Tag: IL – Incense Route – Desert Cities in the Negev

The Amazing UNESCO Site Going to Waste in Israel; Moshe Gilad; Haaretz

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Source: The Amazing UNESCO Site Going to Waste in Israel

Customs Letter About a Long-Lost Suitcase Leads to Artifacts from Desert with Early ‘Jesus’ Painting; Tom Metcalfe; Live Science

The ancient desert village of Shivta in southern Israel made headlines when archaeologists discovered a wall painting there that is thought to show the baptism of Jesus Christ, the earliest representation of Christ known in Israel.

Source: Customs Letter About a Long-Lost Suitcase Leads to Artifacts from Desert with Early ‘Jesus’ Painting

Photos: The Ancient Ruins of Shivta in Southern Israel; Tom Metcalfe; Live Science

Ancient Shivta in southern Israel was once part of a thriving group of desert cities on a trade route between the Mediterranean coast and the east of Arabia.

Source: Photos: The Ancient Ruins of Shivta in Southern Israel

Jesus image, hidden in plain sight at Negev church, is one of earliest in Israel; Amanda Borschel-Dan; Times of Israel

Youth with ‘short curly hair, a prolonged face, large eyes and an elongated nose’ depicted in faint painting found in circa 6th century Byzantine church in ancient village Shivta…

Source: Jesus image, hidden in plain sight at Negev church, is one of earliest in Israel

Incense Route – Desert Cities in the Negev; Gary; Everything Everywhere

Israel – Incense Route – Desert Cities in the Negev

The Incense Route was a network of trade routes extending over two thousand kilometers to facilitate the transport of frankincense and myrrh from the Yemen and Oman in the Arabian Peninsula to the Mediterranean.

The four Nabatean towns of Haluza, Mamshit, Avdat, and Shivta, with their associated fortresses and agricultural landscapes linking them to the Mediterranean, are situated on a segment of this route, in the Negev Desert, in southern Israel. They stretch across a hundred-kilometer section of the desert, from Moa on the Jordanian border in the east to Haluza in the northwest. Together they reflect the hugely profitable trade in Frankincense from south Arabia to the Mediterranean, which flourished from the third century BCE until the second century CE, and the way the harsh desert was colonized for agriculture through the use of highly sophisticated irrigation systems.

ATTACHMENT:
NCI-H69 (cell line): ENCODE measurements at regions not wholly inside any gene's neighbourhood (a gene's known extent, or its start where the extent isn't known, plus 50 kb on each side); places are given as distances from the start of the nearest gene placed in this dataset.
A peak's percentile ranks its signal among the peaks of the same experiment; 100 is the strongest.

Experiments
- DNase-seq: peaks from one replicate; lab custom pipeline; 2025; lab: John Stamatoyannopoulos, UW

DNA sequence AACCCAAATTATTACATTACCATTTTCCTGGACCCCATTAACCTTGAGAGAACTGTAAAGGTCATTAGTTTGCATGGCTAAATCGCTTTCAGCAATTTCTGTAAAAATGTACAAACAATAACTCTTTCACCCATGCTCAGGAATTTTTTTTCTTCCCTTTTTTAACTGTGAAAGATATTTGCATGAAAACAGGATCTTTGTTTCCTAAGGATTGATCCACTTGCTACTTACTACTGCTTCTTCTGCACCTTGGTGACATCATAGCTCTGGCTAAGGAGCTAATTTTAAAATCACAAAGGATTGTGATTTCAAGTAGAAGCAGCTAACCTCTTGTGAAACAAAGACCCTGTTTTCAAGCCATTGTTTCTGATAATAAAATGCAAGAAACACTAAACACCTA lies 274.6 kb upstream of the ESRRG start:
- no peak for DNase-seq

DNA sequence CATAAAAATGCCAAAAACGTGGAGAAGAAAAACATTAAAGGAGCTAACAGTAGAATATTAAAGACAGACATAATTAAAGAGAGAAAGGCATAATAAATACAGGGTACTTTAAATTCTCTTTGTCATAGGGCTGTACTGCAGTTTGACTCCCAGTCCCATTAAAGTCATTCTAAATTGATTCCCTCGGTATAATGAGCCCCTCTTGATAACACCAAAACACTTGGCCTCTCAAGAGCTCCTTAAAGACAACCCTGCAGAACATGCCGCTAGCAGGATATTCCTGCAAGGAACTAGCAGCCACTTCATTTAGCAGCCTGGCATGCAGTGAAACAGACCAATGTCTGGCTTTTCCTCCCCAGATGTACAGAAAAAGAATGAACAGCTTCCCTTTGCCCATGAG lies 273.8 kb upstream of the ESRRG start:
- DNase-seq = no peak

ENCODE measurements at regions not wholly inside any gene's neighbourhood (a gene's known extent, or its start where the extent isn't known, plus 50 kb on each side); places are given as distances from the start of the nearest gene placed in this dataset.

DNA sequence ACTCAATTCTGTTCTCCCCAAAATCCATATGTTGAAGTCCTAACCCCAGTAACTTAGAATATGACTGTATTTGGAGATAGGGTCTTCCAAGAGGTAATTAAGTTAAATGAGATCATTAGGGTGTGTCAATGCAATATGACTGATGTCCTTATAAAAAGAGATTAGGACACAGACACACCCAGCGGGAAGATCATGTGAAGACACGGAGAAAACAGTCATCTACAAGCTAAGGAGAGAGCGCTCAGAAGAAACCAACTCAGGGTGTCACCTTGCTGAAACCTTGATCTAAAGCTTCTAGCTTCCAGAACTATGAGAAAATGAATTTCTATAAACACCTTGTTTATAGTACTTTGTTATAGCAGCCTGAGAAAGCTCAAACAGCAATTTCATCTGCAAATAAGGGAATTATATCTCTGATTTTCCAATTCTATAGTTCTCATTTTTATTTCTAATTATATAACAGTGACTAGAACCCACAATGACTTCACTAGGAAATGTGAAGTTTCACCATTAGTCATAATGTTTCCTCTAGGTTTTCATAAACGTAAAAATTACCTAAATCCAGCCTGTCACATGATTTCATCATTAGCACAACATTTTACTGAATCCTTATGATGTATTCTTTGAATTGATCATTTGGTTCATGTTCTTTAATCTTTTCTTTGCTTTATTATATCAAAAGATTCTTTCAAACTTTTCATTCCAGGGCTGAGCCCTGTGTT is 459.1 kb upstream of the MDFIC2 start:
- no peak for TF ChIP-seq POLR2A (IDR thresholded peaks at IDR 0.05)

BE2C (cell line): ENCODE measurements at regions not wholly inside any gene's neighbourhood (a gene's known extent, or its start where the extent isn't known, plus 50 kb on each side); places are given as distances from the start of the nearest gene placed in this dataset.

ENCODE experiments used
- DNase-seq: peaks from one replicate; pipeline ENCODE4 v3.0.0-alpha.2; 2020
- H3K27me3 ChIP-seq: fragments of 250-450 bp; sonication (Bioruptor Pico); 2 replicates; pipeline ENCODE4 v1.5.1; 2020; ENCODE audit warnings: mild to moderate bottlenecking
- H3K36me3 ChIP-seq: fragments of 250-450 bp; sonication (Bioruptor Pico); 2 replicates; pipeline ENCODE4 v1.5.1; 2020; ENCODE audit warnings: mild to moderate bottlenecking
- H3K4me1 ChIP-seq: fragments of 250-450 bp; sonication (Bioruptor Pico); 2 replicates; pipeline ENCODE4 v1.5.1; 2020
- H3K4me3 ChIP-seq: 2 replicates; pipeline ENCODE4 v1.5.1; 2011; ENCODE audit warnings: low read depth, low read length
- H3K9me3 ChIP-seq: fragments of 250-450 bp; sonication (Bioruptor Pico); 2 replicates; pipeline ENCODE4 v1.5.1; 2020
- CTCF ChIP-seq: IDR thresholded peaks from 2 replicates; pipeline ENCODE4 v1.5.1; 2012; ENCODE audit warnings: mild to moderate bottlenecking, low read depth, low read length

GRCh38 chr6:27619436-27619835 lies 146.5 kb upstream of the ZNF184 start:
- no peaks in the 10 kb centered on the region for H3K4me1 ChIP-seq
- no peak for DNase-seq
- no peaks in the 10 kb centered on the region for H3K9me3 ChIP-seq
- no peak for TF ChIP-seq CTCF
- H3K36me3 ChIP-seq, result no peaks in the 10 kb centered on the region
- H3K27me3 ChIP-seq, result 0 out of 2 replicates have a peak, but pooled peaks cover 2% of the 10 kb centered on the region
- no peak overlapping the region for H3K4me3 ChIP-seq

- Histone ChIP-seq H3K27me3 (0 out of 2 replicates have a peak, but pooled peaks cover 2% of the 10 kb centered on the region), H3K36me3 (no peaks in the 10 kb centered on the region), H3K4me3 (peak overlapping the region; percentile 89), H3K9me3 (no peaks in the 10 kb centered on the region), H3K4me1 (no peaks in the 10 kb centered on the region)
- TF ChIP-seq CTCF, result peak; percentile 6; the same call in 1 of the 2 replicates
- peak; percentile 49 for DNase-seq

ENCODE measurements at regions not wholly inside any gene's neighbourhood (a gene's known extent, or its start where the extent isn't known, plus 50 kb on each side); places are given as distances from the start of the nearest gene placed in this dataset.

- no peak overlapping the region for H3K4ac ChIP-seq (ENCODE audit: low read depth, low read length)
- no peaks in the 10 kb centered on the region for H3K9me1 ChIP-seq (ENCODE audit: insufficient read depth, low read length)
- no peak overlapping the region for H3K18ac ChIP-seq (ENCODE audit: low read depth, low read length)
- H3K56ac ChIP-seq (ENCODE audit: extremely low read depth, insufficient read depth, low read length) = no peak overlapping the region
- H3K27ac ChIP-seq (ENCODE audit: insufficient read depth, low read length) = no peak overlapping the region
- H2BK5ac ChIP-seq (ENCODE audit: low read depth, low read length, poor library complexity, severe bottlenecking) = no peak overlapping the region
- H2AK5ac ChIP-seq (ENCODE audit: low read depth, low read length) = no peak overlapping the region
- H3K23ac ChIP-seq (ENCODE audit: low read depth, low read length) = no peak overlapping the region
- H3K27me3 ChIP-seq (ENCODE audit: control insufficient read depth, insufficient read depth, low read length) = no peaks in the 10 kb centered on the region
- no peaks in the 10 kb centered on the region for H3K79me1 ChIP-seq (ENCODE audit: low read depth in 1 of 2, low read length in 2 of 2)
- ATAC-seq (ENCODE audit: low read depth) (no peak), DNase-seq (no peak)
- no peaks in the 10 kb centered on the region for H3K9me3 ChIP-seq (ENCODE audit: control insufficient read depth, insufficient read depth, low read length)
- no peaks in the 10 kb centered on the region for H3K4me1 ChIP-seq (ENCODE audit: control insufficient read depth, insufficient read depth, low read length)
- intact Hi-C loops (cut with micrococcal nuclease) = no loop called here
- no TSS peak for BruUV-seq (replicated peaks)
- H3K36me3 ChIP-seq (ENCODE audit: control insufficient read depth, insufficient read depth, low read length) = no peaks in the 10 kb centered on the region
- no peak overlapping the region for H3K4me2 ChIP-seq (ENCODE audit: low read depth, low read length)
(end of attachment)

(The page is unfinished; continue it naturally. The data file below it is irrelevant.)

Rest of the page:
Source: Incense Route – Desert Cities in the Negev – UNESCO World Heritage Site

Traveling the ancient Incense Route in the Negev; Abigail Klein Leichman; ISRAEL21c

Israel – Incense Route – Desert Cities in the Negev

The Nabateans traversed the hilly desert by camel, but you can do it by car, jeep or bike and see some spectacular scenery along the way.

Close your eyes and travel back in time 2,000 years. You’re riding the back of a camel laden with frankincense and myrrh from faraway Yemen, navigating 100 kilometers (62 miles) across the harsh, hilly Negev Desert to get your precious cargo to the Mediterranean ports.

For 700 years, from the third century BCE until the second century CE, this was the hazardous but hugely profitable task of the nomadic Nabatean people.

Today, the small Israeli portion of the 2,000-kilometer Incense Route – a UNESCO World Heritage Site — is a fascinating trail filled with beautiful desert vistas and archeological discoveries.

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